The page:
This question already has an answer here:

When handling close votes, I find myself spending more time mapping the question to a proper close reason than the OP spent energy writing the question. I'd like for there to be an option "no comment" for these kind of questions.

Case in point:

How Do i find how many section headers in PE file - C

What is an Section Header in PE file ? And how with c code can i count them ? I already tried to search in the web but didnt fount somthing that halped me .

    asked Apr 21 at 11:21

See also the very illustrative comments:

"Too broad" isn't an appropriate reason, the only appropriate reason is that the OP doesn't know how to use a search engine. Why can't we be explicit or totally generic and avoid reviewers wasting time on this?

The point of this question is to be able to make a clear distinction between questions that cannot be salvaged because the asker is clearly not capable or willing to do so.

It's about weighing the risk of wasting the reviewers' time against the risk of applying this reason to the wrong group of newbies. This question got closed as 'Too broad', and that prompts me to edit it. Sometimes prompting an OP to come back and edit is a waste of everyone's time.

Stack Overflow is quite good at protecting the system from spam, it's also great at improving itself, but it's not so good at protecting it from carelessness.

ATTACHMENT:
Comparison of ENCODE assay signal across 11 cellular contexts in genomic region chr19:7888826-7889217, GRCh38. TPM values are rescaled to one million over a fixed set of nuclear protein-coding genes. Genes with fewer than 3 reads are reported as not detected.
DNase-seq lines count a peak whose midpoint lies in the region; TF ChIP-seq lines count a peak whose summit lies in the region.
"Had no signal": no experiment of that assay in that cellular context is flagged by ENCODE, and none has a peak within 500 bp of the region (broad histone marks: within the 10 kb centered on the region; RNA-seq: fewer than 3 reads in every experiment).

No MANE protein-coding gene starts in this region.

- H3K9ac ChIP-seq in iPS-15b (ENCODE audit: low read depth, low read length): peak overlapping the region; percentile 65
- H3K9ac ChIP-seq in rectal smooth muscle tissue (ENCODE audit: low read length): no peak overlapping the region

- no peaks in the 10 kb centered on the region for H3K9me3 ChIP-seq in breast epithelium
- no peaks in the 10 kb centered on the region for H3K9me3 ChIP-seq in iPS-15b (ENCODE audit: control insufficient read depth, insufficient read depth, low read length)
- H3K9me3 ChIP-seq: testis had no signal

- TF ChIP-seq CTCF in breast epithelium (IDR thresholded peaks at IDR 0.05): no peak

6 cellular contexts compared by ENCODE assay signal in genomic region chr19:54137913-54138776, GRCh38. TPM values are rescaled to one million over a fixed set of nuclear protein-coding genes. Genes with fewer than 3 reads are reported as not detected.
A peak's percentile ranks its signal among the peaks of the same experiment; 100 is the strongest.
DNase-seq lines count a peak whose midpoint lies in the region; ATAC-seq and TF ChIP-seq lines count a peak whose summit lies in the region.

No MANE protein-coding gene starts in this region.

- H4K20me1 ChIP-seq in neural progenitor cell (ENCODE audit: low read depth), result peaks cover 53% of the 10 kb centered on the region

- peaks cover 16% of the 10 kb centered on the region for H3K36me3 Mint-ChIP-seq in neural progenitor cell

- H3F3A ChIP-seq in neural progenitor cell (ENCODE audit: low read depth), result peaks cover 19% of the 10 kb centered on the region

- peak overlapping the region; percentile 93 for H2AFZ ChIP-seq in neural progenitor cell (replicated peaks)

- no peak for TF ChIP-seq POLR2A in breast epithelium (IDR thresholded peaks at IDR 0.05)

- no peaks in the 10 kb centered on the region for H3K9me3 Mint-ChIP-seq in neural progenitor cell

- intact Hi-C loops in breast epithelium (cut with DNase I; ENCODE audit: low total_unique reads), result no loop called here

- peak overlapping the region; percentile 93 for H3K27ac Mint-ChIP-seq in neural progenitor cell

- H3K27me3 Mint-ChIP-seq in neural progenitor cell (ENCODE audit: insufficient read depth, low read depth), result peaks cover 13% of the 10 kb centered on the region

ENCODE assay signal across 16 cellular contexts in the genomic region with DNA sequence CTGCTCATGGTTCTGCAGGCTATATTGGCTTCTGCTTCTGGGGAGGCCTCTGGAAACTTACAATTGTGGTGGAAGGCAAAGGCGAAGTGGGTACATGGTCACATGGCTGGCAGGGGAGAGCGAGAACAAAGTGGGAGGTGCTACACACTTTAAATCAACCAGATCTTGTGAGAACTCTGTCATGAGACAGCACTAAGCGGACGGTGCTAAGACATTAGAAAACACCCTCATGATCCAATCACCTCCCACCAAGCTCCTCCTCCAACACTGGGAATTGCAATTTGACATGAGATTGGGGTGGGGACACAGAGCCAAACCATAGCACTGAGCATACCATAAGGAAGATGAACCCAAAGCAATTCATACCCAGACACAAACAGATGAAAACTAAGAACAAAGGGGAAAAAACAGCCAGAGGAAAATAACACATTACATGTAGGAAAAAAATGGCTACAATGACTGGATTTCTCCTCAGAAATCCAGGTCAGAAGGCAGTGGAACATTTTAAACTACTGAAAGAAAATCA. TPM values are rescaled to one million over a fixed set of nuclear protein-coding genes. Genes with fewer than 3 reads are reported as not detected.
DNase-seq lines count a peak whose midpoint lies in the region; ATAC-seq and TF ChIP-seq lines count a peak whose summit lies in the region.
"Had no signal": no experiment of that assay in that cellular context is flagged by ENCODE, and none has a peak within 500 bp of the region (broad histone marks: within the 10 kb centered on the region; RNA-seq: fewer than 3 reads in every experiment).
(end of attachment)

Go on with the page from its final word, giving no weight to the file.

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marked as duplicate by Boann, Sumurai8, Mureinik, Р̀СТȢѸ́ФХѾЦЧШЩЪЫЬѢѤЮѦѪѨѬѠѺѮѰѲѴ, Aziz Shaikh Jul 4 at 10:11

This question has been asked before and already has an answer. If those answers do not fully address your question, please ask a new question.

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If OP didn't use the search engine, you can close it as a duplicate. No comment needed. If closing it requires a comment, and you are sick and tired of it, take a break. –  Sumurai8 Jun 28 at 18:50
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Downvote (+ probably "unclear what you're asking": we don't know what the poster doesn't understand). You will doubtless be interested in Can we please have the "lacks minimal understanding" close reason back? –  Josh Caswell Jun 28 at 18:51